Wow! Lucky you. When are you going? Itinerary?

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    7. The main reason we are going is it's our 20th anniversary. The second main reason is that there is an Egyptian artifact exhibit that will be closing soon - my wife loves museums, and my daughter loves anything Egyptian.

      It accidentally turned into a food trip for me. We've never eaten at a Michelin-starred restaurant. The first night, we eat at a 1-star Indian restaurant. Then the nose-to-tail restaurant St. John by Fergus Henderson. I love all of Yatom Ottemlenghi's cookbooks, so we are eating at his Nopi, a Mediterranean restaurant. The final night is Dinner by Heston, a restaurant that serves historic British cuisine from 14th century on

      http://www.dinnerbyheston.co.uk/menus

      About chili: I once ate chili at a Texas professor's house. He, of course, made the best chili. It was indeed very good. The secret ingredient was squirrel. No joke.

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    8. *Ottolenghi. I think.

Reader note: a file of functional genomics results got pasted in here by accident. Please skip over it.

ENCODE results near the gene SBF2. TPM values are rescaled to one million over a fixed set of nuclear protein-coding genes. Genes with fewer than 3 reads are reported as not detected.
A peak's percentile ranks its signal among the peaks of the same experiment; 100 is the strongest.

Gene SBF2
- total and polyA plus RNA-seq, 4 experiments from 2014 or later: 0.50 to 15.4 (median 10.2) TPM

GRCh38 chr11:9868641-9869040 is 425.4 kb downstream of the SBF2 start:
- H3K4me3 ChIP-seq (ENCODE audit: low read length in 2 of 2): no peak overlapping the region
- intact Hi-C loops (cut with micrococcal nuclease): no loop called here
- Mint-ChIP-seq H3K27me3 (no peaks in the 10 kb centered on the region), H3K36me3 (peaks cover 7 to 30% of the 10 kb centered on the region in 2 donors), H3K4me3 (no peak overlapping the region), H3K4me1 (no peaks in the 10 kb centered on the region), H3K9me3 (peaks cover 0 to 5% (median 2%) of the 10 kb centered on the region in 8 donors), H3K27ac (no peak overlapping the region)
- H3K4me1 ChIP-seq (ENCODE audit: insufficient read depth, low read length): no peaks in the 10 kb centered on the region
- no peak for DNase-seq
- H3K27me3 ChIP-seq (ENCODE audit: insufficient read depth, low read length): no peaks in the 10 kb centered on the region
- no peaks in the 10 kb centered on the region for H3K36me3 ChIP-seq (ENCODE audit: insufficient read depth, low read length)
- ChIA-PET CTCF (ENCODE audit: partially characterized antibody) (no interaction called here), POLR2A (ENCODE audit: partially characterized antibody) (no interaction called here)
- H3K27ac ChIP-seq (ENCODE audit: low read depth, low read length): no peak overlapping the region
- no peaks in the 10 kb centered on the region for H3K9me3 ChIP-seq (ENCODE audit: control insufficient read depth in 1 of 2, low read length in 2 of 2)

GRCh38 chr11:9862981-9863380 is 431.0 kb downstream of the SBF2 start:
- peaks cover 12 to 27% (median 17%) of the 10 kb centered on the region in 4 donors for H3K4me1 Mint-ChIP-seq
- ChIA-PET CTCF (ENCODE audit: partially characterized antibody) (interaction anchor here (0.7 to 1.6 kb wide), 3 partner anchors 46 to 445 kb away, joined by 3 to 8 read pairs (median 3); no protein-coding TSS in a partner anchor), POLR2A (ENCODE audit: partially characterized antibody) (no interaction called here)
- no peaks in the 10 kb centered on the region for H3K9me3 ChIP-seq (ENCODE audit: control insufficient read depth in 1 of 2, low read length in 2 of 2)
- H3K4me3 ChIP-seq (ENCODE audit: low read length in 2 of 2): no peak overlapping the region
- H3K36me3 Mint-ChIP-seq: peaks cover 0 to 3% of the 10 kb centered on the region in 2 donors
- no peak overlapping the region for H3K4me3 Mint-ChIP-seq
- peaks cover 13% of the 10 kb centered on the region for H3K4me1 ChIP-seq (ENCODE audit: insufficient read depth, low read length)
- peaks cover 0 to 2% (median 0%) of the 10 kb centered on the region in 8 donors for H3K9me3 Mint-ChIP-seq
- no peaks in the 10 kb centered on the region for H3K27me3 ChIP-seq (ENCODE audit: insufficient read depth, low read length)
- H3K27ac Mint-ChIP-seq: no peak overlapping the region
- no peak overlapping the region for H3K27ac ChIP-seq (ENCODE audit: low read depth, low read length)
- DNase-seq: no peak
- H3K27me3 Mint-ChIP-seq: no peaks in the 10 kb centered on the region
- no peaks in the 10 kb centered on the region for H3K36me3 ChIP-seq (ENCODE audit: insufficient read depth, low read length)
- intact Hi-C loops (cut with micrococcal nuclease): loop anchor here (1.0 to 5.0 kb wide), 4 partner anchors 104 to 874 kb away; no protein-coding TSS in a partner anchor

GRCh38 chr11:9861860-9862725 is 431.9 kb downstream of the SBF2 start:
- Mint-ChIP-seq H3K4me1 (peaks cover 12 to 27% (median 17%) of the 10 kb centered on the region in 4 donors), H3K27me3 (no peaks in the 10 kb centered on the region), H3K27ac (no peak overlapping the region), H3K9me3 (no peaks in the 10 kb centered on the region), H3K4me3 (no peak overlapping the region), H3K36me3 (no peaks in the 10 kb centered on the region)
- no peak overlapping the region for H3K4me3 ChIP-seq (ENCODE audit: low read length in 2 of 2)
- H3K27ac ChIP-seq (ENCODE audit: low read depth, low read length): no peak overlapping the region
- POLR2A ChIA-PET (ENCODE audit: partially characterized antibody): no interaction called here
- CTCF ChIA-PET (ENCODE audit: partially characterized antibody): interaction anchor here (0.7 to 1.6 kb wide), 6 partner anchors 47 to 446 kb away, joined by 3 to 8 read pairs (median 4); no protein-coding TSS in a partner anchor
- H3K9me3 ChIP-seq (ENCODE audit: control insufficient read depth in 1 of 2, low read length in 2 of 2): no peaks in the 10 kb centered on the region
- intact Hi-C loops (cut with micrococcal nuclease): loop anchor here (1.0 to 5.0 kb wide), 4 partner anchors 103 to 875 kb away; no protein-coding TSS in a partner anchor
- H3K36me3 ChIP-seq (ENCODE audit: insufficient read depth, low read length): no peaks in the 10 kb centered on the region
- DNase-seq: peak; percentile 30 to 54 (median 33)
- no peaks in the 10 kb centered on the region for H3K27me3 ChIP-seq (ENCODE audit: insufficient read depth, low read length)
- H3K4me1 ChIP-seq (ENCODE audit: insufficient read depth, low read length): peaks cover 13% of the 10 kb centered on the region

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    9. Can you get me a to-go order?

      Lamb & Cucumber (c.1830)

      Short saddle of lamb with cucumber heart, sweetbread, borage & mint

      £40.00

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    10. I'll try. Sweetbreads are a weakness of mine. Not to mention lamb...

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    11. I went to one of Ottolenghi's restaurant in London. Upon entering the restaurant they have a take away section to choose from. We ended up doing the take away as we were staying with friends. Amazing, as well as his cookbooks. Sounds like a fabulous trip!

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  6. Tim, you do like your toys!

    McDonald's also soaks their fries in sugar water. That's why they have that 'golden' look.